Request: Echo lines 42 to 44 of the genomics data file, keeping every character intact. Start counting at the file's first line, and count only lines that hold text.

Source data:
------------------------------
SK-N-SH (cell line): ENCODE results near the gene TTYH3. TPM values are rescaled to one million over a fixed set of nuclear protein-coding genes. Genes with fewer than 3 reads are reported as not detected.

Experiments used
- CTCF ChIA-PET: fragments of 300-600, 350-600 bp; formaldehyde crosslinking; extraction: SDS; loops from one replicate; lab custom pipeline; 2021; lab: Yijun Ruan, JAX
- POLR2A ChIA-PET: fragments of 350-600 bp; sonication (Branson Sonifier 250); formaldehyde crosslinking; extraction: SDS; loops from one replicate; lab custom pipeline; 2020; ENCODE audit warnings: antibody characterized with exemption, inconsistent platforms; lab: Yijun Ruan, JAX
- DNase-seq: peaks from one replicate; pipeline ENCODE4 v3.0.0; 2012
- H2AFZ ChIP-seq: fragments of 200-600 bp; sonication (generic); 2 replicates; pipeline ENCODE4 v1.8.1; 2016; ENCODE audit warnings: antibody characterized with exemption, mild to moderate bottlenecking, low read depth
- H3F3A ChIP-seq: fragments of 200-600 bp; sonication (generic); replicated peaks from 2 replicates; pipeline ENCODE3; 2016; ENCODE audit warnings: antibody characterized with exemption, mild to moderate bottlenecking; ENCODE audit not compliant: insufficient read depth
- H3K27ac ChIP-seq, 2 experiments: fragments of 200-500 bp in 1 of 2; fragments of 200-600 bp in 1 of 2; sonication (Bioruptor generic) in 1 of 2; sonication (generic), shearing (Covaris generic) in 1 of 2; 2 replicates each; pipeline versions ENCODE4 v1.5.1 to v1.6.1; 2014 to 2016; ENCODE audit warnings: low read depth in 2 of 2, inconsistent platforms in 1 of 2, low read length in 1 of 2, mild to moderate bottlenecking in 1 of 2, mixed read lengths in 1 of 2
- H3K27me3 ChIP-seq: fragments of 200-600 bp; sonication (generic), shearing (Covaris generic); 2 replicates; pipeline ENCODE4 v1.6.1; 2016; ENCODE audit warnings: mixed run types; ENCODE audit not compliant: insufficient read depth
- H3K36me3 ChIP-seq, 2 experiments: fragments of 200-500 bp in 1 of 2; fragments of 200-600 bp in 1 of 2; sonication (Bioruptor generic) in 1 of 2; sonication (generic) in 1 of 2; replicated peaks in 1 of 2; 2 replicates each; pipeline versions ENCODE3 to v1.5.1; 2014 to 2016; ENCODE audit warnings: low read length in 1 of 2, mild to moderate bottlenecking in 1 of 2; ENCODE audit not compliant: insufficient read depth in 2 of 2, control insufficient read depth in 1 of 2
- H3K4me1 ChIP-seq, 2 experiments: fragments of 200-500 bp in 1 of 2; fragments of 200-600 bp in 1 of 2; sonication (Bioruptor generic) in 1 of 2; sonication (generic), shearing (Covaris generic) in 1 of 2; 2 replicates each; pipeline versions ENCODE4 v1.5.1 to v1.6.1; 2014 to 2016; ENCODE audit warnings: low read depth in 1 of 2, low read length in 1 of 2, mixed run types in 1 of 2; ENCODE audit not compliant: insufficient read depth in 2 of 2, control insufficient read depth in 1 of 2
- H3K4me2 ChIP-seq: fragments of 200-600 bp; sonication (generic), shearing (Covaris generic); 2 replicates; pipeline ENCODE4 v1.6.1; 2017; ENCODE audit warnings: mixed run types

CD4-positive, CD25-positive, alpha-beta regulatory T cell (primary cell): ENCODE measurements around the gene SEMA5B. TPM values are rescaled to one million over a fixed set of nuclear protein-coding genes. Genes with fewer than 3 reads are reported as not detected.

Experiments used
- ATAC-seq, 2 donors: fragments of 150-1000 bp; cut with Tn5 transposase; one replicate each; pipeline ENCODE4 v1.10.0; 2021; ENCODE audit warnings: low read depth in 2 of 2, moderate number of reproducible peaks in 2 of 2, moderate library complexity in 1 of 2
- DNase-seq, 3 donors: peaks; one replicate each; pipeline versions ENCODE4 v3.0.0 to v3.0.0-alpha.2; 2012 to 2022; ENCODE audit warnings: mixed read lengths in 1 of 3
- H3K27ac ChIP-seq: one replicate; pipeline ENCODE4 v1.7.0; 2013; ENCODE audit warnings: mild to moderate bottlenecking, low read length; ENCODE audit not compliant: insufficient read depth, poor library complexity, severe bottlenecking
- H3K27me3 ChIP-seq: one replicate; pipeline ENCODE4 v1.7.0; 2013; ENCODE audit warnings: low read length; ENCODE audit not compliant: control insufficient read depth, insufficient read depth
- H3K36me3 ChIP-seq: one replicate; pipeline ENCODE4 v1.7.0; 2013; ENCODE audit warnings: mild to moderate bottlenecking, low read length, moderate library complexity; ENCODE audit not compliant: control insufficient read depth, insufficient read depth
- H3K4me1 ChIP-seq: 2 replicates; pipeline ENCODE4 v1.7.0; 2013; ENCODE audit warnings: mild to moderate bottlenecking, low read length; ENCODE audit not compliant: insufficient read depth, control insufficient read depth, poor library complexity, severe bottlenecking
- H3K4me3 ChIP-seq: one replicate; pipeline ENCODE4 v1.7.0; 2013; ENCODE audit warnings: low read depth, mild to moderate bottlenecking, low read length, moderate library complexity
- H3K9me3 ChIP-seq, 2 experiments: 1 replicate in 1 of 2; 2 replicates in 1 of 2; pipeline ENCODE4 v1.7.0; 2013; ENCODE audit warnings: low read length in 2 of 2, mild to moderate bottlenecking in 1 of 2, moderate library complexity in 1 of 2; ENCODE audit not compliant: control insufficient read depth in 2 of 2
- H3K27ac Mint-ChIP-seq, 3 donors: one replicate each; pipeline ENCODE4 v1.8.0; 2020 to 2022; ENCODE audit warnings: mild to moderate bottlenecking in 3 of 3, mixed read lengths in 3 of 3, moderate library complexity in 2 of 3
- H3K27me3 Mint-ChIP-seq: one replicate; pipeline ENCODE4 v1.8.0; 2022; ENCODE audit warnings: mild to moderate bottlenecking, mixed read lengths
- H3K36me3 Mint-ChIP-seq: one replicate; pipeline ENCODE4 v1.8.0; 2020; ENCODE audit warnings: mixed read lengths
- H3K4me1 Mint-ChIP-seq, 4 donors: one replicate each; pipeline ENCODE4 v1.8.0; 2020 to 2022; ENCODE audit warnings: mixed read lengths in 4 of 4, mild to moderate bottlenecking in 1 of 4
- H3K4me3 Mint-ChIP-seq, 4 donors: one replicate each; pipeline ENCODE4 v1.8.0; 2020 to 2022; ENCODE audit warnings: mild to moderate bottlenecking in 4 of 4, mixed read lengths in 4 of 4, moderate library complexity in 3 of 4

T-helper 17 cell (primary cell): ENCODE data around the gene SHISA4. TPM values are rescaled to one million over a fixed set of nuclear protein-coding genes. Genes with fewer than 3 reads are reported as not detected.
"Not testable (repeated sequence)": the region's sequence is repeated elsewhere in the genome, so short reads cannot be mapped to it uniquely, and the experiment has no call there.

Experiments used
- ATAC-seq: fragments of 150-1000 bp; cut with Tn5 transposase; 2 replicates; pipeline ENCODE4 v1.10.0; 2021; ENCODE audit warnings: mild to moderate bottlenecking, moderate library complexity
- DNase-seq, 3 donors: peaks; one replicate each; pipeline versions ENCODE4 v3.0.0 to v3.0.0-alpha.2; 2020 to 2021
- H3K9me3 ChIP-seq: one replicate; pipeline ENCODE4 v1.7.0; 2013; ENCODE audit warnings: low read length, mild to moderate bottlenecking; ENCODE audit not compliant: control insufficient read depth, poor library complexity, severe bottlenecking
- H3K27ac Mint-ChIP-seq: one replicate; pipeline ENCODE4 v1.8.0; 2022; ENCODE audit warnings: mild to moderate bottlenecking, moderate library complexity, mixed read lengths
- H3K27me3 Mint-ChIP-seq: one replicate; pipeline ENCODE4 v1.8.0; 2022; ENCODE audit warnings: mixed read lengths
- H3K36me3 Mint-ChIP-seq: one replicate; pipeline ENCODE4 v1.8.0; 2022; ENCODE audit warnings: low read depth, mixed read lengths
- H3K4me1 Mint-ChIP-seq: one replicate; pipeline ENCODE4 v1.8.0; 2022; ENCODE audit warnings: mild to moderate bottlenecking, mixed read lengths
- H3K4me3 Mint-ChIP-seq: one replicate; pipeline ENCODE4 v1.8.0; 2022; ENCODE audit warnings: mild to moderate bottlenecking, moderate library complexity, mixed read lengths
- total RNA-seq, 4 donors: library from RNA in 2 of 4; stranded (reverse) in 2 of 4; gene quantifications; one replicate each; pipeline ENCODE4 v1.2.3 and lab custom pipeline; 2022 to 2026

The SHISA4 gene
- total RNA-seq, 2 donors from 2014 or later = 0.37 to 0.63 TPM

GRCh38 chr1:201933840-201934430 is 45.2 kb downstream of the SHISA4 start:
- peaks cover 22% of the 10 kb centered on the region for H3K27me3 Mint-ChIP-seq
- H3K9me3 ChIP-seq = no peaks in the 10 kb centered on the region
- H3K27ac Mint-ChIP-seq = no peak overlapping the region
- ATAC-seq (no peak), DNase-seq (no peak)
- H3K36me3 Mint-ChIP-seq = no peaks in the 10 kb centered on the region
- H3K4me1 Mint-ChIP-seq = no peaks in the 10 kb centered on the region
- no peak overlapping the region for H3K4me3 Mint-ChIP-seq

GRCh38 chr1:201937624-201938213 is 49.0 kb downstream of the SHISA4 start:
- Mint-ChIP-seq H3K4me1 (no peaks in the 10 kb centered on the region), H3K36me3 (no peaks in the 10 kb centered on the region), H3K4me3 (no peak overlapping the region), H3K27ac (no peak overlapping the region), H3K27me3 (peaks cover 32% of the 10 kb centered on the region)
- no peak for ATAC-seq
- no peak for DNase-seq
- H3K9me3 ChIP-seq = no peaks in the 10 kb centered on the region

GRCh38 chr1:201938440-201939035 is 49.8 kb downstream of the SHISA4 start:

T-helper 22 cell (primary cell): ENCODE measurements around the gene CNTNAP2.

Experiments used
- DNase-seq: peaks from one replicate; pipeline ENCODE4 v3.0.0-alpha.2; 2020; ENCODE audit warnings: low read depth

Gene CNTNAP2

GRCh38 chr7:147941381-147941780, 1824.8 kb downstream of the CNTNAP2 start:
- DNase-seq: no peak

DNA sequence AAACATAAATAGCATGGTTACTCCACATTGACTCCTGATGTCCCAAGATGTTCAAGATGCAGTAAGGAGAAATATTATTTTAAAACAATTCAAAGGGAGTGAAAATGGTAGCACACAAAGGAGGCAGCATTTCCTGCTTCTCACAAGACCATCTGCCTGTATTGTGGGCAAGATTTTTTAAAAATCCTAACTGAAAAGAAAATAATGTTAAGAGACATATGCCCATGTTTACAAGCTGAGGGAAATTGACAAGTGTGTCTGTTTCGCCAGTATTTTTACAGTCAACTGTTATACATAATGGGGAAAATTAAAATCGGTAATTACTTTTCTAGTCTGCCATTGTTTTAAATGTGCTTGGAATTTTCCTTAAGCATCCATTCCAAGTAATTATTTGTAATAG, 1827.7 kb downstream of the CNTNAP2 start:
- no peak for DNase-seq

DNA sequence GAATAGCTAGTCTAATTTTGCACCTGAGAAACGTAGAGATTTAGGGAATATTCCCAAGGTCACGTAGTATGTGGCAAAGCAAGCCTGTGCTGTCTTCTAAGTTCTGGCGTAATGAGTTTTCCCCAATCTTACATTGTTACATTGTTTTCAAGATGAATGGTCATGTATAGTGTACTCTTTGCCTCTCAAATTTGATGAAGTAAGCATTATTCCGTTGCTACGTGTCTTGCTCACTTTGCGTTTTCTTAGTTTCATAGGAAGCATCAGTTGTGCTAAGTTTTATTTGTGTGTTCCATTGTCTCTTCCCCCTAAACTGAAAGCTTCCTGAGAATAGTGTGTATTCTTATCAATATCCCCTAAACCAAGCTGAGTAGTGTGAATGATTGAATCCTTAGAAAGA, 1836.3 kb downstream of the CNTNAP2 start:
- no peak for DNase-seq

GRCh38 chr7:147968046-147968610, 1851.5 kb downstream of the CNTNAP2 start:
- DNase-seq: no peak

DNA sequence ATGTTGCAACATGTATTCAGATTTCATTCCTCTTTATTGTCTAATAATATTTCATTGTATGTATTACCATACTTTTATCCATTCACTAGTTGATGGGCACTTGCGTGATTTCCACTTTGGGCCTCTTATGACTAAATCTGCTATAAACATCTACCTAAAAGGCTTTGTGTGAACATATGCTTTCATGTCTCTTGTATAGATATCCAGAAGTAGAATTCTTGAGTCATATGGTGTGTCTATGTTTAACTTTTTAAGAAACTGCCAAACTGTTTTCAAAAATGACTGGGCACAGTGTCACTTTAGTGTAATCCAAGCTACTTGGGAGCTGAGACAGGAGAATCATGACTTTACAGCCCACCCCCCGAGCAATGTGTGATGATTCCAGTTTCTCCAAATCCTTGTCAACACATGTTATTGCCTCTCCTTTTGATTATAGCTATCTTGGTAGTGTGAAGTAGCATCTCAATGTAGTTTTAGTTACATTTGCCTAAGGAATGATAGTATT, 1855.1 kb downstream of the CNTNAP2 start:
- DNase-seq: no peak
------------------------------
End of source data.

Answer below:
GRCh38 chr1:201933840-201934430 is 45.2 kb downstream of the SHISA4 start:
- peaks cover 22% of the 10 kb centered on the region for H3K27me3 Mint-ChIP-seq
- H3K9me3 ChIP-seq = no peaks in the 10 kb centered on the region